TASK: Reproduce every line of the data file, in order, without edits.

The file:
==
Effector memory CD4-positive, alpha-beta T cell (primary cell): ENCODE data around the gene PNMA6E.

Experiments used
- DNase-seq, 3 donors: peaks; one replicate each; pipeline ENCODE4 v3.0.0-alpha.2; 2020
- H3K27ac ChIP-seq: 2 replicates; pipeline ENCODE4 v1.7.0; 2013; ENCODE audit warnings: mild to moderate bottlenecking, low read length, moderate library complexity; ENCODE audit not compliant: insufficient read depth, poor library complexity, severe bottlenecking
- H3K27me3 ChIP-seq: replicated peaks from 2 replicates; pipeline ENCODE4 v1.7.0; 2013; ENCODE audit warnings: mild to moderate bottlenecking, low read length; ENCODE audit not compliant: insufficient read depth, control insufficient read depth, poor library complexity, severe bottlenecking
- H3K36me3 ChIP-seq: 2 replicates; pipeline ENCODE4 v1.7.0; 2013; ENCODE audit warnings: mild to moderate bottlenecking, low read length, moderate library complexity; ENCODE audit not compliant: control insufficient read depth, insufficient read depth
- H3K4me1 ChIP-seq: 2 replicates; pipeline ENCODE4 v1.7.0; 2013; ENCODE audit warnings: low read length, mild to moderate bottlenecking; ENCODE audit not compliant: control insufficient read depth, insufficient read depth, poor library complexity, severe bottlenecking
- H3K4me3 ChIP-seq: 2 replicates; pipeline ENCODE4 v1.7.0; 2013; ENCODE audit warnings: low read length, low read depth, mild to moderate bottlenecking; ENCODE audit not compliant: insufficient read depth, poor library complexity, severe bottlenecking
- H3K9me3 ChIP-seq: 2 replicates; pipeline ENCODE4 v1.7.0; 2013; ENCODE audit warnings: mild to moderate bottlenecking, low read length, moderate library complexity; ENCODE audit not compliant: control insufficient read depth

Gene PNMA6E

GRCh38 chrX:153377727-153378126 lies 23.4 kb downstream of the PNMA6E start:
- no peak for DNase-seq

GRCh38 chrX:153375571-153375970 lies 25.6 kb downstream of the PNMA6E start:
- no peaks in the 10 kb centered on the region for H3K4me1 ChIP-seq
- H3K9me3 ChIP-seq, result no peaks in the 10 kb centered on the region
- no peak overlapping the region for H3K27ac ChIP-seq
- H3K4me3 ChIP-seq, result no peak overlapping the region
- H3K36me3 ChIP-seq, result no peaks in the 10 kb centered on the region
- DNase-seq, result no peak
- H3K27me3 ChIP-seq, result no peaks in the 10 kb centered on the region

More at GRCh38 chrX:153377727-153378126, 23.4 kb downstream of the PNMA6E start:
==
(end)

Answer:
Effector memory CD4-positive, alpha-beta T cell (primary cell): ENCODE data around the gene PNMA6E.

Experiments used
- DNase-seq, 3 donors: peaks; one replicate each; pipeline ENCODE4 v3.0.0-alpha.2; 2020
- H3K27ac ChIP-seq: 2 replicates; pipeline ENCODE4 v1.7.0; 2013; ENCODE audit warnings: mild to moderate bottlenecking, low read length, moderate library complexity; ENCODE audit not compliant: insufficient read depth, poor library complexity, severe bottlenecking
- H3K27me3 ChIP-seq: replicated peaks from 2 replicates; pipeline ENCODE4 v1.7.0; 2013; ENCODE audit warnings: mild to moderate bottlenecking, low read length; ENCODE audit not compliant: insufficient read depth, control insufficient read depth, poor library complexity, severe bottlenecking
- H3K36me3 ChIP-seq: 2 replicates; pipeline ENCODE4 v1.7.0; 2013; ENCODE audit warnings: mild to moderate bottlenecking, low read length, moderate library complexity; ENCODE audit not compliant: control insufficient read depth, insufficient read depth
- H3K4me1 ChIP-seq: 2 replicates; pipeline ENCODE4 v1.7.0; 2013; ENCODE audit warnings: low read length, mild to moderate bottlenecking; ENCODE audit not compliant: control insufficient read depth, insufficient read depth, poor library complexity, severe bottlenecking
- H3K4me3 ChIP-seq: 2 replicates; pipeline ENCODE4 v1.7.0; 2013; ENCODE audit warnings: low read length, low read depth, mild to moderate bottlenecking; ENCODE audit not compliant: insufficient read depth, poor library complexity, severe bottlenecking
- H3K9me3 ChIP-seq: 2 replicates; pipeline ENCODE4 v1.7.0; 2013; ENCODE audit warnings: mild to moderate bottlenecking, low read length, moderate library complexity; ENCODE audit not compliant: control insufficient read depth

Gene PNMA6E

GRCh38 chrX:153377727-153378126 lies 23.4 kb downstream of the PNMA6E start:
- no peak for DNase-seq

GRCh38 chrX:153375571-153375970 lies 25.6 kb downstream of the PNMA6E start:
- no peaks in the 10 kb centered on the region for H3K4me1 ChIP-seq
- H3K9me3 ChIP-seq, result no peaks in the 10 kb centered on the region
- no peak overlapping the region for H3K27ac ChIP-seq
- H3K4me3 ChIP-seq, result no peak overlapping the region
- H3K36me3 ChIP-seq, result no peaks in the 10 kb centered on the region
- DNase-seq, result no peak
- H3K27me3 ChIP-seq, result no peaks in the 10 kb centered on the region

More at GRCh38 chrX:153377727-153378126, 23.4 kb downstream of the PNMA6E start: